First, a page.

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Monday 21 January 2019
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Research commission board and CEO appointments pending

The process to appoint a new board for the National Commission on Research Science and Technology (NCRST) is at an advanced stage pending Cabinet approval.
The situation has forced the parastatal to go for months without a board and a chief executive officer (CEO).  It is unusual for an SOE to operate without a board or substantive heads in the country. The situation has now occurred twice under the Dr. Itah Kandjii-Murangi-led ministry after Namibia Qualifications Authority also experienced a similar ordeal before Frans Gertze was eventually reappointed.
Last week, The Patriot reported extensively on the situation whereby terms of offices of boards and CEOs of parastatals under the Ministry of Higher Education, Training and Innovation (MHETI) are left to lapse without the immediate replacement thereof.
Responding to questions sent by this publication this week, permanent secretary (PS) in the higher education ministry Alfred van Kent said the process to recruit the NCRST board had been submitted to Cabinet.
“The process to recruit a Board for the NCRST has been submitted to Cabinet for endorsement. As soon as Cabinet has endorsed the nominations the Board will be appointed,” said the PS.
Van Kent confirmed that NCRST company secretary Enid Keramen occupies the CEO’s position for the interim after the departure of Dr Eino Mvula in May this year.
Asked who Keramen reports to hence the absence of a board, van Kent responded: “In the interim, the acting CEO[Keramen] accounts on the NCRST activities and programmes to the appointing authority which is the Minister of Higher Education, Training and Innovation[Kandjii-Murangi].”
Critics have warned that if NCRST is left to continue without a substantive CEO and board it could hinder Namibia’s quest to become a research, science and innovation hub.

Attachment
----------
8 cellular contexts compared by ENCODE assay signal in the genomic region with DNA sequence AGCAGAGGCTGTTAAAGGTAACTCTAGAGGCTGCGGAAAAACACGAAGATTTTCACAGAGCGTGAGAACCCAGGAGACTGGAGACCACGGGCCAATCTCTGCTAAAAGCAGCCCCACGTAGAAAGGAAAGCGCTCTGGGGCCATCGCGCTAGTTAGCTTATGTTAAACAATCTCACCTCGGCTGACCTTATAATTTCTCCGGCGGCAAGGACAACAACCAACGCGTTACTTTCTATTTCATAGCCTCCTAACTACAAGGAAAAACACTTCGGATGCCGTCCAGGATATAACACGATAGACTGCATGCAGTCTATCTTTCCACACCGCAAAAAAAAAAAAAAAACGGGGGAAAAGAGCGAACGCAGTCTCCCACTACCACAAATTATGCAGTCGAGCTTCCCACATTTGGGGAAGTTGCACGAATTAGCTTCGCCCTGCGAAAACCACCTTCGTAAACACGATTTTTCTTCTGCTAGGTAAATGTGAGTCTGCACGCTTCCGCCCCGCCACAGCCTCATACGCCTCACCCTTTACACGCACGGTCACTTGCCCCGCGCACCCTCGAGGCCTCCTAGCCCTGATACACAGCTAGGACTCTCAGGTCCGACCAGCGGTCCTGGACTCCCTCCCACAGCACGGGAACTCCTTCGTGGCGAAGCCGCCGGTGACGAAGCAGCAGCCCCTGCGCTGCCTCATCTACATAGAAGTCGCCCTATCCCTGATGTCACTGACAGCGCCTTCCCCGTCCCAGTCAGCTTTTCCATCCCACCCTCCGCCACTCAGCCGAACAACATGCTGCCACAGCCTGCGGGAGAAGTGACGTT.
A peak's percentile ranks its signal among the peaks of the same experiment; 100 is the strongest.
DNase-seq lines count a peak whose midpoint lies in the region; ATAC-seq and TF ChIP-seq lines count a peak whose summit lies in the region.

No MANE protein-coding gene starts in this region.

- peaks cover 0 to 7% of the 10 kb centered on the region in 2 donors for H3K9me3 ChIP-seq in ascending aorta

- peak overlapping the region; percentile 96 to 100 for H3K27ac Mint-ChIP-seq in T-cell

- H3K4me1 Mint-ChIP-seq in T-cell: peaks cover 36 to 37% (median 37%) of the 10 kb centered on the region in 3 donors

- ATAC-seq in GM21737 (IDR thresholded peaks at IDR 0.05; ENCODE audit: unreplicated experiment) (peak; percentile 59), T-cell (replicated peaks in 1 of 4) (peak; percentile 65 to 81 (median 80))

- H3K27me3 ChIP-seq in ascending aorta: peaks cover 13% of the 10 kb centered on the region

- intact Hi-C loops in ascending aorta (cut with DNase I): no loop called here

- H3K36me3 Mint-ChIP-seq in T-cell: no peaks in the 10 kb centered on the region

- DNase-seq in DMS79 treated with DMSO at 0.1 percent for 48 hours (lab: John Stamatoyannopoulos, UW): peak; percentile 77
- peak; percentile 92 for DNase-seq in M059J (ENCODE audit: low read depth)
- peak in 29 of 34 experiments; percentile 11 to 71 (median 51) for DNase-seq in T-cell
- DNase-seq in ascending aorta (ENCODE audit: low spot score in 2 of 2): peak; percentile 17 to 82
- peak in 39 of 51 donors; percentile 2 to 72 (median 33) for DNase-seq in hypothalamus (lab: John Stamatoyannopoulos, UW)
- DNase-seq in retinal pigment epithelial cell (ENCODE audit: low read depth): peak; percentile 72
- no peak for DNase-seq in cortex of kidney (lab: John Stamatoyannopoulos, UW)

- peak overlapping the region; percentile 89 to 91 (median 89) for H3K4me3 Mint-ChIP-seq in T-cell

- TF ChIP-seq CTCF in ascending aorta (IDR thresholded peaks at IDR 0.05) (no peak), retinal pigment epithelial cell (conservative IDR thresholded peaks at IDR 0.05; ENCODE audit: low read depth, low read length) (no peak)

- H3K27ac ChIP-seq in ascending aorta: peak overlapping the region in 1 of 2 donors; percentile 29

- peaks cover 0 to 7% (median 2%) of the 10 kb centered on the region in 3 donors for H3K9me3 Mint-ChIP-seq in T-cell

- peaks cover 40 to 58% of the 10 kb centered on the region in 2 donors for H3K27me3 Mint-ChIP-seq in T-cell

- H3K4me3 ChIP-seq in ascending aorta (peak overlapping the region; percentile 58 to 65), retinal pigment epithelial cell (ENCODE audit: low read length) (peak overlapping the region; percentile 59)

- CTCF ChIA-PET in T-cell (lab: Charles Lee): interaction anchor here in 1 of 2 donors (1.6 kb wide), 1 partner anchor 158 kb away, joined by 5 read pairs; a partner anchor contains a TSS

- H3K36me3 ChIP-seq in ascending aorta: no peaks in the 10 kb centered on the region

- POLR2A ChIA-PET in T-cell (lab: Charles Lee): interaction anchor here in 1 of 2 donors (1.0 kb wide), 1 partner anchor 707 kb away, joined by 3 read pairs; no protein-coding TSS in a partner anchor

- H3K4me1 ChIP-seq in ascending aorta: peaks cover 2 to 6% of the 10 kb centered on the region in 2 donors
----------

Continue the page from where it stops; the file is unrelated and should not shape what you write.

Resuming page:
“We are aware of the important role an institution such as the NCRST is playing in our country, to promote research, science and technology for our country to achieve its industrialised status as enshrined in Vision 2030. The acting CEO runs the affairs of the NCRST, thus all operational activities should continue,” said the PS.
The reasons as to why the terms of office of the boards, who in turn have to appoint CEOs are left to lapse without the immediate appointment of new board members remains a mystery.
These developments have given credibility to speculations that, the minister, Itah Kandjii-Murangi has plans to merge all State Owned Enterprises (SOEs) in her ministry under one umbrella, something van Kent vehemently denies.
“While it is true that there are some overlapping functions between some SOEs under our Ministry, we have embarked on a process to investigate how best we could address such overlapping functions,” said van Kent.
He added: “The delay with the appointment of some of the Boards have nothing to do with the initiative to address the overlapping of functions of the SOEs.”
Van Kent has since denied the existence of a crisis in the ministry.
“We are not aware of any crisis amongst the SOEs resorting under our Ministry,” he said.
According to reports, van Kent led a crusade against former NCRST boss, Mvula who in the end was forced to quit his job in favour of a junior role at the Namibia Student Assistance Fund (NSFAF).
Officials familiar with the relationship between van Kent and Mvula say van Kent made sure that the NCRCT would not get sufficient funds to fully execute its mandate.
In a letter addressed to van Kent on 14 March 2017, Mvula demanded answers as to why the NCRST had been hardest hit by the Ministry’s budget cut. A worrying factor according to Mvula at the time was that, for the 2017/18 financial year, NCRST’s budget was slashed by 38%, while the overall budget for the Ministry stands at 25%.
Mvula wrote at the time: “The NCRST requires a minimum of N$183 648 060 to operate allocated only N$55 601 000. With current allocation of N$55 601 000, the NCRST will not be able to honour the funded projects that have already been awarded as it will only have N$1 347 940 to research projects against N$35 000 000 required to honour all the commitments”.
Sources in the know have also indicated that Mvula and van Kent have a bitter-sweet relationship mainly because the former had defeated the latter in the interview that saw him become the first CEO of the then newly formed Public Enterprise, NCRST in 2013.
To this, van Kent said: “As a Ministry, our responsibility is to oversee the operations of SOEs resorting under our Ministry and to ensure that they fulfil their mandates they were established for. The SOEs have boards to govern their operations and also to ensure that they fulfil their mandates. As a Ministry, we do not interfere in the operations of our SOEs and we expect the respective boards to address whatever challenges they are experiencing at their institutions. If we pick up issues affecting SOEs, we do consult with the respective institution’s board to understand what the issues on the ground are and to advise how possibly such issues could be resolved.”




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